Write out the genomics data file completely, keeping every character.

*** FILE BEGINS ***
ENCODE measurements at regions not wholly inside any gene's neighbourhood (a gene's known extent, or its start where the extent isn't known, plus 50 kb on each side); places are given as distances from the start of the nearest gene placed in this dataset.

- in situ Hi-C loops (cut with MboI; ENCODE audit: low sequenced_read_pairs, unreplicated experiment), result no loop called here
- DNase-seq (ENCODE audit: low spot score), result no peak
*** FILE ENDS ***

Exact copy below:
ENCODE measurements at regions not wholly inside any gene's neighbourhood (a gene's known extent, or its start where the extent isn't known, plus 50 kb on each side); places are given as distances from the start of the nearest gene placed in this dataset.

- in situ Hi-C loops (cut with MboI; ENCODE audit: low sequenced_read_pairs, unreplicated experiment), result no loop called here
- DNase-seq (ENCODE audit: low spot score), result no peak